Scientists recently bestowed the title of oldest living vertebrate to the Greenland shark, behemoths of the Arctic that can grow as large as 21 feet (around 5 meters) long. Just how old is the Greenland shark? Estimates put one female shark of this species at around 400 years!
To put this in perspective, this shark, born sometime in the 1600s, was alive even before the Pilgrims arrived at North America in 1620. It would also mean this shark was around 250 years old at the time of the American Civil War.
How did scientists date the shark's age, given that this species doesn't have much hard body parts with clear calcified layers? With a bit of a detective shrewdness, scientists at the University of Copenhagen found that the lenses of the shark had proteins that are metabolically inactive. "Which means after the proteins have been synthesised in the body, they are not renewed any more. So we can isolate the tissue that formed when the shark was a pup, and do radiocarbon dating," said Julius Nielsen, a marine biologist who led the study.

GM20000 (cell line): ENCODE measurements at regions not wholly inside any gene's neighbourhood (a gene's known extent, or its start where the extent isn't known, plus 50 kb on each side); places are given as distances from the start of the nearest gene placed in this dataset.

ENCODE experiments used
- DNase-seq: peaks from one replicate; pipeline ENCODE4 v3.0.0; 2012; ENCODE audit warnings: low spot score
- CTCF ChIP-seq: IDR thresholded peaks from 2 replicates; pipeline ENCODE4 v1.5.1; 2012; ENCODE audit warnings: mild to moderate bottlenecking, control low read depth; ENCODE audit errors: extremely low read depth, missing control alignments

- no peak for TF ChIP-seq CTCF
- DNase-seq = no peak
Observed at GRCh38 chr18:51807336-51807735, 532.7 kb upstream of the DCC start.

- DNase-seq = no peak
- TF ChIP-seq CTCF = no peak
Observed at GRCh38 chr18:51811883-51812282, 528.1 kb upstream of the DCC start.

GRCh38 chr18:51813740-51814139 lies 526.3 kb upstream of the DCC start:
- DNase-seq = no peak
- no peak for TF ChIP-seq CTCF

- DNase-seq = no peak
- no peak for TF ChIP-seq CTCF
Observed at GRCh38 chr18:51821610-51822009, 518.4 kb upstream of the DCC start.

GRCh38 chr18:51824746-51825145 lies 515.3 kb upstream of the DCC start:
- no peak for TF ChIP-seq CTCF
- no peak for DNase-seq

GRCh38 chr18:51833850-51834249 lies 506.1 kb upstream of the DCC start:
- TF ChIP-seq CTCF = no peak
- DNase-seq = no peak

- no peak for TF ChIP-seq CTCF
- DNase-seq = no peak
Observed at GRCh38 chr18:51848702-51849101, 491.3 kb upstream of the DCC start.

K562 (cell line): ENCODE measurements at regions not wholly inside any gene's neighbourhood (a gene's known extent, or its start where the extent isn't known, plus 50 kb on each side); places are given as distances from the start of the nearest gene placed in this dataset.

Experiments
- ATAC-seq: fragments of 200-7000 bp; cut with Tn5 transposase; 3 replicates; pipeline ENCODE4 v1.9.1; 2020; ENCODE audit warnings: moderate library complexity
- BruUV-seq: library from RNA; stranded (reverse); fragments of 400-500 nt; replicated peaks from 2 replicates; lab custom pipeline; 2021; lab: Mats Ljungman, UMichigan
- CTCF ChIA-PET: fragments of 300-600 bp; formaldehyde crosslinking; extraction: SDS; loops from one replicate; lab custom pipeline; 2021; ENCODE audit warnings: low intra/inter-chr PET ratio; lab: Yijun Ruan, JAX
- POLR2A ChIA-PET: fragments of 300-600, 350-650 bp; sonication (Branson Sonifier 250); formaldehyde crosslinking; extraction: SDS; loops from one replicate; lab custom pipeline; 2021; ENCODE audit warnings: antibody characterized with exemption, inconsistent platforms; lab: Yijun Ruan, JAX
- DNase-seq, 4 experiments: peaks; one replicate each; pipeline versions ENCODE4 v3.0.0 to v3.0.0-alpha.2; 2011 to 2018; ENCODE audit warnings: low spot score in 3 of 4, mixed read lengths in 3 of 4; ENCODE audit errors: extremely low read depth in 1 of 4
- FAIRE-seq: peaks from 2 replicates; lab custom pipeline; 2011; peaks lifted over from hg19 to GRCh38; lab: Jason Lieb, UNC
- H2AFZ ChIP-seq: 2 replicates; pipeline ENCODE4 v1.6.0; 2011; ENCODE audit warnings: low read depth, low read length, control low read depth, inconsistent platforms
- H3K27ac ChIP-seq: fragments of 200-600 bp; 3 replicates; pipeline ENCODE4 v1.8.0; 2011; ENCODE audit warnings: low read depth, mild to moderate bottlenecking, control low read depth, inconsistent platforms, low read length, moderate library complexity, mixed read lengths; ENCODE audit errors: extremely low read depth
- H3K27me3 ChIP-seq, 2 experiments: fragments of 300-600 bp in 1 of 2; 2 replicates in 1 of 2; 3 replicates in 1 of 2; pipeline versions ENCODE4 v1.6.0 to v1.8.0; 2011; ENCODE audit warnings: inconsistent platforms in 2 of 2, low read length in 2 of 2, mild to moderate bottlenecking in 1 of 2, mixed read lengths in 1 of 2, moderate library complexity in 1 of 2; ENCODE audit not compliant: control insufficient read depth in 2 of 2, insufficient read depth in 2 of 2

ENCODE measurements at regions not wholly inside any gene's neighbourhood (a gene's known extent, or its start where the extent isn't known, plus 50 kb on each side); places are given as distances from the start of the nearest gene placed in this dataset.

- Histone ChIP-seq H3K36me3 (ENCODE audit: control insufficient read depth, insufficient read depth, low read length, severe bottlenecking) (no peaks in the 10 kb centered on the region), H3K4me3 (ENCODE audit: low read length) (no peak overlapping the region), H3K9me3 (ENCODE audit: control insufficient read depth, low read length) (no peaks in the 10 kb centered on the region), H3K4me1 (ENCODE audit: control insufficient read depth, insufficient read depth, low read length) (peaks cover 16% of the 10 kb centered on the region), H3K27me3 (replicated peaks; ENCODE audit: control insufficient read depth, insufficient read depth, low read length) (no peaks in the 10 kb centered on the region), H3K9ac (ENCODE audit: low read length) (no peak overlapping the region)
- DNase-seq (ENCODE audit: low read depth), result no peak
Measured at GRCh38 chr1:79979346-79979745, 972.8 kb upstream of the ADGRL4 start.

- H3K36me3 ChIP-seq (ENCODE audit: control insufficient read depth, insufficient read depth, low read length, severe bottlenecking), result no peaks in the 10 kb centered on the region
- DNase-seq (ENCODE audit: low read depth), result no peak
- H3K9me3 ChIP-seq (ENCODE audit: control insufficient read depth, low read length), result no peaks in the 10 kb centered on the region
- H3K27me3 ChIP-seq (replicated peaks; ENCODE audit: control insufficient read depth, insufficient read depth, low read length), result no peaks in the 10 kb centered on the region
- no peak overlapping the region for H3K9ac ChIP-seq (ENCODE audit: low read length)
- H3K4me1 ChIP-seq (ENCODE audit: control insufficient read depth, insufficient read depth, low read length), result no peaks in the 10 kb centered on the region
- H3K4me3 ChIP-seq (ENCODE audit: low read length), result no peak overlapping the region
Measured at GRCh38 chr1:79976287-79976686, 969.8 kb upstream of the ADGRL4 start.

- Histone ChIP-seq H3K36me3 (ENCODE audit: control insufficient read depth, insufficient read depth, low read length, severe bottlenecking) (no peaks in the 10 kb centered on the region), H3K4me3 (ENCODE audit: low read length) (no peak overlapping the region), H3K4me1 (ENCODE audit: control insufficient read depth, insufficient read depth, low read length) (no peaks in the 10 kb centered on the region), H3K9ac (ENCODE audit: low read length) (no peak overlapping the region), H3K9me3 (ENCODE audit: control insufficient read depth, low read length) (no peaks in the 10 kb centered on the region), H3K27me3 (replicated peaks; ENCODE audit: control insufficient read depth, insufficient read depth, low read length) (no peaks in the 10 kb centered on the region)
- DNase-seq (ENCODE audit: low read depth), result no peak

Being so old and big means that the shark grows very little each year. In fact, it grows only about one-third inch (1 cm) per year. Scientists also estimate that it reaches sexual maturity at around the 150 year mark - well beyond the entire lifespan of many other living vertebrates, including us!
Are there creatures that live longer? Perhaps. But until researchers find proof otherwise, the Greenland shark will bear the well-deserved title of oldest vertebrate. If you were wondering, the title of oldest invertebrate belongs to a 507-year-old clam named Ming.